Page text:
The Department of Defence will expand its science, technology, engineering and math (STEM) cadetship program from 50 to 200 cadets as part of its STEM vision.

The STEM Workforce Strategic Vision 2019-2030 was launched in Canberra during National Science Week.

It ensures Defence can keep pace with Australia’s changing strategic environment and is capable of meeting the challenges of the future.

The Chief Defence Scientist, Professor Tanya Monro, said Defence will collaborate with industry and educational institutions to build the workforce required to meet Australia’s future defence and national security needs.

The Group Leader Electro-Optic Countermeasures, Dr Oliva Samardzic, at the launch of the STEM Workforce Strategic Vision 2019-2030 at Russell Offices, Canberra. Photo: Lauren Larking

“These are the careers of the future and competition for people with these qualifications is fierce — it is estimated that 75 per cent of the fastest growing occupations in the world today require people with STEM skills,” Professor Monro said.

“In Australia there is a growing requirement for a workforce with the necessary skills to drive innovation and to ensure we remain competitive in a tough global economy.

“If Defence is to develop a high-tech force, it needs a larger and more specialised STEM workforce of both uniformed and civilian personnel.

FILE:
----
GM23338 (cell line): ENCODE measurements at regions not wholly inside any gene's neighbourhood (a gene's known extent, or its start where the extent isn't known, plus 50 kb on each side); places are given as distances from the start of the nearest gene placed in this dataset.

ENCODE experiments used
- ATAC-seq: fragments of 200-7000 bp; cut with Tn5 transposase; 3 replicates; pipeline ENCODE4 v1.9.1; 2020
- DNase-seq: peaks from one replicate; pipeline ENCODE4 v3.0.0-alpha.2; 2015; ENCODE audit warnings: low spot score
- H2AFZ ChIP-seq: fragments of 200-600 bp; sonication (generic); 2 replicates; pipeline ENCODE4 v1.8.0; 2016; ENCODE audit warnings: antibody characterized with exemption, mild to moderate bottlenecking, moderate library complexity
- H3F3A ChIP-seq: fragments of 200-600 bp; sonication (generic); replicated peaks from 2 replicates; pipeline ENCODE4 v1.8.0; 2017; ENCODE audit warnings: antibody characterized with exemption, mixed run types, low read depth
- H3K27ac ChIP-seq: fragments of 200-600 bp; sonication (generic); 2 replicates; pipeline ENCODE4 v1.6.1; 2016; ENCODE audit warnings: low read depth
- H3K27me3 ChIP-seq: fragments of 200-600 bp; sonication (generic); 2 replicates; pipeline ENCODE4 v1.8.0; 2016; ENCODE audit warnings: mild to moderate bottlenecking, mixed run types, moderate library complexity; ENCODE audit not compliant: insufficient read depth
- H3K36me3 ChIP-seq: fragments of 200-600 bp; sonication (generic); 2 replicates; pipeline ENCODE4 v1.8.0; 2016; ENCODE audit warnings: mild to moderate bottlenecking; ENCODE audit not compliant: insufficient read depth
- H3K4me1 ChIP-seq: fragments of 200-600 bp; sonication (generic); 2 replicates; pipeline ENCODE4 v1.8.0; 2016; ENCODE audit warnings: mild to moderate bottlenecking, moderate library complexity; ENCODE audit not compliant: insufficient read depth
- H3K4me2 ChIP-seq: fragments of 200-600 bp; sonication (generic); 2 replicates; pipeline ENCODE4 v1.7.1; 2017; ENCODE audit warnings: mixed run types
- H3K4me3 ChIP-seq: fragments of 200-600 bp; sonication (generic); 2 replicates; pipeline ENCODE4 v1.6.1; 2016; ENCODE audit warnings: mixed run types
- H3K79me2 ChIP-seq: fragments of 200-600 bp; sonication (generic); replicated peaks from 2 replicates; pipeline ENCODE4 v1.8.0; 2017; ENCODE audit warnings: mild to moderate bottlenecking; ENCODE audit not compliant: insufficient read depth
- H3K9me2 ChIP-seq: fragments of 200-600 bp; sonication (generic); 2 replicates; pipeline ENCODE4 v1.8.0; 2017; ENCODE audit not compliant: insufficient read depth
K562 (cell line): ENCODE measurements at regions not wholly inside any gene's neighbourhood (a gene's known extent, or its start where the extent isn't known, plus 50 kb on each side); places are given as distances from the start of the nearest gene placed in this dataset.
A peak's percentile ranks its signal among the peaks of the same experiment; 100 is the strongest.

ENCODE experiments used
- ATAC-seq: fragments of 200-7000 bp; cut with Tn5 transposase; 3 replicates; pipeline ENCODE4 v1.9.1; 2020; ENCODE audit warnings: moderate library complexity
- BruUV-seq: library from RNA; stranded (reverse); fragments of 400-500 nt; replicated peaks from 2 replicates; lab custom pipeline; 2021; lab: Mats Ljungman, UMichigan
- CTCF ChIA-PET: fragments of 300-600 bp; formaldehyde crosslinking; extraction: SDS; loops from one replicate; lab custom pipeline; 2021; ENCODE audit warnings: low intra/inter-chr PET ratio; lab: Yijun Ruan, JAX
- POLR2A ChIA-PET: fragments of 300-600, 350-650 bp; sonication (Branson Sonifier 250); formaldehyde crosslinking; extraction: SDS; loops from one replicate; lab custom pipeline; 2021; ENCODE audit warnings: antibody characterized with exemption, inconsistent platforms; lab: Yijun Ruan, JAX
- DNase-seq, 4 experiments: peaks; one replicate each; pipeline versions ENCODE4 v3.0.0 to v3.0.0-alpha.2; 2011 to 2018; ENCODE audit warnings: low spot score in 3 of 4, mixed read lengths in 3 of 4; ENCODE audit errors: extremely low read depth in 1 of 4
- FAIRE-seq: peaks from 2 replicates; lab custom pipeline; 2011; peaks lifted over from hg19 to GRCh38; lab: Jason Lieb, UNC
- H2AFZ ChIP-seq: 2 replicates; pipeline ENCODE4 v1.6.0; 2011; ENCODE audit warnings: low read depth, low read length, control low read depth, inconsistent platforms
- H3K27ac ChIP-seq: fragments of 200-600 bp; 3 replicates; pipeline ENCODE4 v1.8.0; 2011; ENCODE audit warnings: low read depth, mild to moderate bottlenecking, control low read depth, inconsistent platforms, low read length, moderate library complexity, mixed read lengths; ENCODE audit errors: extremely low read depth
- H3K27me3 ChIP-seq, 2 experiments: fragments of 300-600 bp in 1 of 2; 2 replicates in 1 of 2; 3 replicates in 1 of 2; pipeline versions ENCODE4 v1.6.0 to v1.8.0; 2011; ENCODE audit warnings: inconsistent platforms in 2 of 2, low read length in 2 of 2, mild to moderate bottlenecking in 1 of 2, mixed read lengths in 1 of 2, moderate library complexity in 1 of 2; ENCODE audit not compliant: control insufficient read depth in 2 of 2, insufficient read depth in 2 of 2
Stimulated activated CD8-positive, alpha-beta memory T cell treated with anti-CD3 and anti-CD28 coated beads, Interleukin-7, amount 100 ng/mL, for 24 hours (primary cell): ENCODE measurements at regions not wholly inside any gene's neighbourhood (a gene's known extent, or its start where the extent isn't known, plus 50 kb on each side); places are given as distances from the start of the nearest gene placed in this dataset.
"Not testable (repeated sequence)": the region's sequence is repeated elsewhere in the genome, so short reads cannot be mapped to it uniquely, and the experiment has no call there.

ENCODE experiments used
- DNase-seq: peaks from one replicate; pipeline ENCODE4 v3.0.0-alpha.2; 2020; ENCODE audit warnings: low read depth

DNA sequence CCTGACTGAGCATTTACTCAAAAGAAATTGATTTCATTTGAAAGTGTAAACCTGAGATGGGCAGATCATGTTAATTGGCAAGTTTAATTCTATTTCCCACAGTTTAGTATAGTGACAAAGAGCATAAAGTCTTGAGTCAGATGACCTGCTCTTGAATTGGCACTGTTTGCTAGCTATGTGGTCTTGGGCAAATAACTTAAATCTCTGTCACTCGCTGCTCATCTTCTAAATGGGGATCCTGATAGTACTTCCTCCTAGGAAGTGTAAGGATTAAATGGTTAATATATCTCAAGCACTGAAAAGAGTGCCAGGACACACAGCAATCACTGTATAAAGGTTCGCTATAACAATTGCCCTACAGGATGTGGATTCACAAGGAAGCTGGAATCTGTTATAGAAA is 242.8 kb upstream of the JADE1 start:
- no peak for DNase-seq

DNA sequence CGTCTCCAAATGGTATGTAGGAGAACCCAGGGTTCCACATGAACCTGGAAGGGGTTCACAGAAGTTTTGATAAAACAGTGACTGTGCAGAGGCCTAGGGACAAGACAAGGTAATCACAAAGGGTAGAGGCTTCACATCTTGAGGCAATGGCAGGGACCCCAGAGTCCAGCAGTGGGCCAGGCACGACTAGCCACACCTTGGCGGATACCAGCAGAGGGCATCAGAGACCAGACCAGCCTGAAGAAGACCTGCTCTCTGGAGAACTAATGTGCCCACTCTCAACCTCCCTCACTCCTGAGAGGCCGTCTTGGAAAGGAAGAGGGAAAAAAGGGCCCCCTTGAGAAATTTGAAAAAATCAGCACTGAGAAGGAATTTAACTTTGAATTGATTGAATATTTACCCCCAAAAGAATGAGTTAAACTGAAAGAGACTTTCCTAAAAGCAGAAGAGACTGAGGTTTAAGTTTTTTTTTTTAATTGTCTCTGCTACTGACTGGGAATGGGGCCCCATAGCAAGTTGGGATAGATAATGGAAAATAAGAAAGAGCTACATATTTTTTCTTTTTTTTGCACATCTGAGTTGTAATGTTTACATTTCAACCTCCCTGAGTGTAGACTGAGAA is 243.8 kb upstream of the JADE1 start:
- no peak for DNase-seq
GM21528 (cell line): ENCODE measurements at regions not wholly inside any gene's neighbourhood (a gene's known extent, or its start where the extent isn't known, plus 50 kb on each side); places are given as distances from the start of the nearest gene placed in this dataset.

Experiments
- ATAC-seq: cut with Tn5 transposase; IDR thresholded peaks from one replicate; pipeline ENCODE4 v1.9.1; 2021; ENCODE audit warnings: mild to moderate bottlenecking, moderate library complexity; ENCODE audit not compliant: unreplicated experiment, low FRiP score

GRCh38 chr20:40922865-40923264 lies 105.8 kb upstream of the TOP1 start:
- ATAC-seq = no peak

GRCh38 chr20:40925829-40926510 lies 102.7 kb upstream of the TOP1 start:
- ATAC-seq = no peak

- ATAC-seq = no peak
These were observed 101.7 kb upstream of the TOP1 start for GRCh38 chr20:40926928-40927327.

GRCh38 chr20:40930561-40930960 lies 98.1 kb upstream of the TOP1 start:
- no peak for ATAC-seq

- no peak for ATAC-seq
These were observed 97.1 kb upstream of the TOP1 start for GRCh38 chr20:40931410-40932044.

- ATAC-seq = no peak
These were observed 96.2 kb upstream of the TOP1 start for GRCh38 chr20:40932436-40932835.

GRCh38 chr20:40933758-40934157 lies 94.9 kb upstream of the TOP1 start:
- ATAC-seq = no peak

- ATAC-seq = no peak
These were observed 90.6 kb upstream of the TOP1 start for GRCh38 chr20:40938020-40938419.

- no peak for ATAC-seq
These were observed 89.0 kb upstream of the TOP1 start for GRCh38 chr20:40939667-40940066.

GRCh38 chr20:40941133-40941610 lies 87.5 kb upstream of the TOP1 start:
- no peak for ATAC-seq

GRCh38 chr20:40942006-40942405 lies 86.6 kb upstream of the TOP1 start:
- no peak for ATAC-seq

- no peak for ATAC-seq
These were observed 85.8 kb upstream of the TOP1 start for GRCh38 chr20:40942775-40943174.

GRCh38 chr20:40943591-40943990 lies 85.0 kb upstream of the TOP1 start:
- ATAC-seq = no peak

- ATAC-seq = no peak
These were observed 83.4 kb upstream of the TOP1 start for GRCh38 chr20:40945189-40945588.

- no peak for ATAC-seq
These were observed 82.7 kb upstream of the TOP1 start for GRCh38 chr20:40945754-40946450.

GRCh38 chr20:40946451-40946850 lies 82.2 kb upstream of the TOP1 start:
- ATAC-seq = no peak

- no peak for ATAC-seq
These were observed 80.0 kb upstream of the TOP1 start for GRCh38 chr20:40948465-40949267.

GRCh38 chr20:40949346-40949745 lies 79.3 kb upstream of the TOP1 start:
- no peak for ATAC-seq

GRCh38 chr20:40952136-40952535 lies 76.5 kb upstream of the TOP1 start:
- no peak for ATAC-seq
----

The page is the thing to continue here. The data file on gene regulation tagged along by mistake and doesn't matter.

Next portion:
“It also needs a continuous and reliable pipeline of graduates with STEM backgrounds to attract and retain the best and the brightest in their fields.”

Defence aims to influence national STEM programs and inspire future generations of Australians to pursue careers within Defence.

The expansion of the cadet program will create new opportunities for students to start developing their career at Defence while they study.

“These cadets come to Defence Science and Technology Group while studying and they get to see how things they’re learning in university are applied in the workforce, which often makes their study feel much more relevant,” Professor Monro said.

 “We don’t have as many Australian students taking STEM subjects as we need for those jobs of the future.

“Until our STEM workforce represents our society as a whole, we won’t be doing the best work we can – we need to harness the talents of all.”

A STEM portal will also be created on the website to allow students to see what they’re studying could contribute to Australia’s future and defence.